The typical children's train table measures about four feet wide, just shy of three feet deep, and is only a foot and a half high. These are excellent dimensions for young children, of course, as they allow easy access for play and provide enough space for bridges and even double track, but this is the extent of their usefulness. For older children and adults wishing to create larger layouts, however, they are not practical building blocks.
If you want to build a semi-permanent, yet portable, layout and you have basic woodworking skills, then you should check out wTrak.org. There you will find designs for a modular system based on 48"x18" decks. Though each deck design has a permanent track configuration, the modular system allows the individual decks to be reordered as desired, and includes designs for tees and corners to add variety. The designs include removable legs so that the resulting tables can be broken down and transported, and the decks themselves are sized to fit in most vehicles. This system is really geared for layouts that can be taken to and displayed at model train shows, but works equally well for in-home setups.
The down side is that the 18" depth places a lot of track in a very confined space. The designs rely heavily on short curves—the E1 curves and O1 and P1 switches in the BRIO system—and these track types are not prevalent in BRIO sets. The switches in particular are hard to come by and this means you will most likely be purchasing a lot of third-party track. Furthermore, these tighter curves cause problems for, or outright derail, rolling stock with long wheel bases and fixed wheels, such as the #33654 Loads Wagon and the #33561 Boxcar. Last, you'll be making miter cuts in some of your track and permanently gluing it down.
The track density also leaves little room for accessories and bridges, though since it's geared towards serious hobbyists the intent is that such features would be custom-made.
My personal preference for small, temporary displays is folding tables. Large tables range from six to eight feet wide and anywhere from two to three feet deep, while square card tables are typically about 36" square. Multiple tables can be placed end to end to build larger surfaces for layouts. To eliminate gaps, posterboard can be laid on the table surfaces and arranged such that they span the edges where two tables meet. For about $2 per square foot one can also buy formica laminate—a material popular for kitchen countertop surfaces—in 4'x8' and 5'x12' sheets at any home supply store which you can cut to size. They can either be laid on the tables directly, or glued onto plywood sheets that are also cut to fit. One advantage of laminates is that they come in a variety of colors, and it is relatively easy to find an earthy green tone. For small layouts, I personally use two 36" square card tables with a sheet of Wilsonart formica laminate in Hunter Green as a base.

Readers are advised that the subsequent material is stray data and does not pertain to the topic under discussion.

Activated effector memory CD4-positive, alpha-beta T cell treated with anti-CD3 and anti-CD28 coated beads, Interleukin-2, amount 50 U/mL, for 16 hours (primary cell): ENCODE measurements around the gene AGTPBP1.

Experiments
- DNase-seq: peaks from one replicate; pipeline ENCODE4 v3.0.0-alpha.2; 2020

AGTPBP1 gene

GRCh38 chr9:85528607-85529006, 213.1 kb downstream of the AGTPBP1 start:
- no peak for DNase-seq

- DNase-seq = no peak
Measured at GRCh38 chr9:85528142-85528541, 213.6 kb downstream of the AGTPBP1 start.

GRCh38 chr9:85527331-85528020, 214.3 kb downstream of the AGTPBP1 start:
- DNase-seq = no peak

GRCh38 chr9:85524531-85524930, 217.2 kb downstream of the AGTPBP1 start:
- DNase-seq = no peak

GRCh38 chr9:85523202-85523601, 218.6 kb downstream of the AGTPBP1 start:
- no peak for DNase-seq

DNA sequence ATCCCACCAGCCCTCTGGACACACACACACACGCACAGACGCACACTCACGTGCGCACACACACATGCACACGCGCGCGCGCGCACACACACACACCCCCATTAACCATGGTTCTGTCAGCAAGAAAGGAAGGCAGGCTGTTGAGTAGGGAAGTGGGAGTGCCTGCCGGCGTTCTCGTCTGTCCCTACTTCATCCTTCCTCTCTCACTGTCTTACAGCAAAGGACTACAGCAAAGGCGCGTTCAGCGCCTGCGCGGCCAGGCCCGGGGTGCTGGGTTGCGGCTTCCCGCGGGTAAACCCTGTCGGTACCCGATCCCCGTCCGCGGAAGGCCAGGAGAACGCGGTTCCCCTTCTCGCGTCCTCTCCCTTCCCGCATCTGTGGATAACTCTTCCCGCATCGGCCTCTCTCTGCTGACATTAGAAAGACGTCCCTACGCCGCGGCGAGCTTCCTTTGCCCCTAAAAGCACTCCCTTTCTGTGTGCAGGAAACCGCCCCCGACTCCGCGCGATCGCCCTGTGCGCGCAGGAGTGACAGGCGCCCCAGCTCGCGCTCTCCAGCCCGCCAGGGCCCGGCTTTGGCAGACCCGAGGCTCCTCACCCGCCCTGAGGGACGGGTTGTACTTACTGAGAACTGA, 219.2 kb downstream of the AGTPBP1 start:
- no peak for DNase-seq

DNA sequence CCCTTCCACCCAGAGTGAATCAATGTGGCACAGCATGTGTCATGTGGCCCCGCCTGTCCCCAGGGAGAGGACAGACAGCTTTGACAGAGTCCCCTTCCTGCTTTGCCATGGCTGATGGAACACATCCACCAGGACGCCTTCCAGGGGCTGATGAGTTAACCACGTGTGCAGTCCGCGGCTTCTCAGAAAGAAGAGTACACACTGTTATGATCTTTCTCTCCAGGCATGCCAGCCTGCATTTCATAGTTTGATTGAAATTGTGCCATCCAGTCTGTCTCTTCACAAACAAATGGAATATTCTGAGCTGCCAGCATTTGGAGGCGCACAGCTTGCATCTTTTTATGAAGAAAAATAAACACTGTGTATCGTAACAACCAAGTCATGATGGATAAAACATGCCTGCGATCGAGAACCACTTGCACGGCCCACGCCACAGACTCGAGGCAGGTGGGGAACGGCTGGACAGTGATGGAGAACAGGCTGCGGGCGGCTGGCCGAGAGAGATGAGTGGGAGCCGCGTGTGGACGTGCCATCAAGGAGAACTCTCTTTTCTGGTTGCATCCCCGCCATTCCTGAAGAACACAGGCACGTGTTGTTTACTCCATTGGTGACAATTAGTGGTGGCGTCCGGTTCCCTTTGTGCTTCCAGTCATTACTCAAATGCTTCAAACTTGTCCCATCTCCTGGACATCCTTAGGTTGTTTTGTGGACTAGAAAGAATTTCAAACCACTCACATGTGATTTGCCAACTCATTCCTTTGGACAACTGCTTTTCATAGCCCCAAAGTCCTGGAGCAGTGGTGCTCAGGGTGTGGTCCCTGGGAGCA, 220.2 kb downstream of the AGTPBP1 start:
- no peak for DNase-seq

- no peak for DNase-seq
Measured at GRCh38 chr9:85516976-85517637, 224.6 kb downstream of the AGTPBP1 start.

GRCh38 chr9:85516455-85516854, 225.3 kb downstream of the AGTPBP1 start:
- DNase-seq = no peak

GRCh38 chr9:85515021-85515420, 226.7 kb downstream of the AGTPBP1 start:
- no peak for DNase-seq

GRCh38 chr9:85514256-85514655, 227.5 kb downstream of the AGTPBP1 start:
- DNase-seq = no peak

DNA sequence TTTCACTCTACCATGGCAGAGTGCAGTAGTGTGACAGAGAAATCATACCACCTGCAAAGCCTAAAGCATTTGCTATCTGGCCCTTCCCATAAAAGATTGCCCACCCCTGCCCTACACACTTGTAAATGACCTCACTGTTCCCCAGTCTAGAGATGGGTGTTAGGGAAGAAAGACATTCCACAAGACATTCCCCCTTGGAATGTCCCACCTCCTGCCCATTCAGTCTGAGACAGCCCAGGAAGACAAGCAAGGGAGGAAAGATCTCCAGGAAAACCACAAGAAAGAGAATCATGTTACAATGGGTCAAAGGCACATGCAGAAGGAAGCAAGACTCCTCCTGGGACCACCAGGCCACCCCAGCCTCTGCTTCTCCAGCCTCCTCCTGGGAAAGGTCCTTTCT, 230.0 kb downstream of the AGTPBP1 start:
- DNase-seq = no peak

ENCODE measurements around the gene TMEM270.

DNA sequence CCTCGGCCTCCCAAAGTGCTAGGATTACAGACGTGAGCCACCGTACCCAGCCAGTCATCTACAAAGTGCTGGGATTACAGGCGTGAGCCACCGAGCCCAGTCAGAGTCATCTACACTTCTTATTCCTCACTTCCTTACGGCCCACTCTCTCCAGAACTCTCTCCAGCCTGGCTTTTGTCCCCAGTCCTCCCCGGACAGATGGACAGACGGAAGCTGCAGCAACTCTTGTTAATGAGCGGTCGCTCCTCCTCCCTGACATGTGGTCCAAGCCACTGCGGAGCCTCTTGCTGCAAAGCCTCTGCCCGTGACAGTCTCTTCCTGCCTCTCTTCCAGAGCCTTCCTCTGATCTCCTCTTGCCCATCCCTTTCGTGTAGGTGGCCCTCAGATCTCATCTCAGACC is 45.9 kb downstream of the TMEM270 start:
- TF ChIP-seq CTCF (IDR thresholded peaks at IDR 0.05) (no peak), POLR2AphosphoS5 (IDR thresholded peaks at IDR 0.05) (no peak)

Formica laminate with black duct tape wrapped around the edges to protect people and pets from any sharp edges.
Many of the layout ideas on this site are based around the 36" card table. I find the three foot depth to be a nice balance between layout flexibility and physical reach, while the six foot width is really the minimum for layouts that want to include larger pieces such as roundhouses, double track, and large bridges.
Alas, plywood in the U.S. comes in 4'x8' sheets which means you'll be making cuts and wasting some wood (and some laminate) if you want to keep your layouts to this base size. While it's tempting to drop down to a 24" depth to make more efficient use of a sheet, the large curves are too constrained by this narrow space. Going up to a 48" depth also seems convenient, but it creates a problem with physical reach if you want to place the long edge against a wall. I find a 36" depth to be the best balance between usable and reachable space.
For larger layouts, I recommend using 4'x8' 3/4" hardwood plywood sheets cut do a 3' depth, and using the full 8' width. Again, the 4' depth seems convenient as that would eliminate the need for a cut, but this is well beyond a person's normal reach and many lumber supply stores will do one cut for free.
While fiber boards like MDF, HDF, particle board, and the like are tempting options because of their cost, I would avoid them for large train tables unless you plan on supporting the entire underside with an extremely stiff surface, or will be building a torsion box. These engineered wood products can be flatter and more easily worked with tools, but the short fibers cannot support their own weight over a long span so the sheets will bow in the center, just like cheap book shelving. It will cost more to get a true, hardwood plywood sheet that is nice and flat, but it will be significantly stronger than an engineered wood product.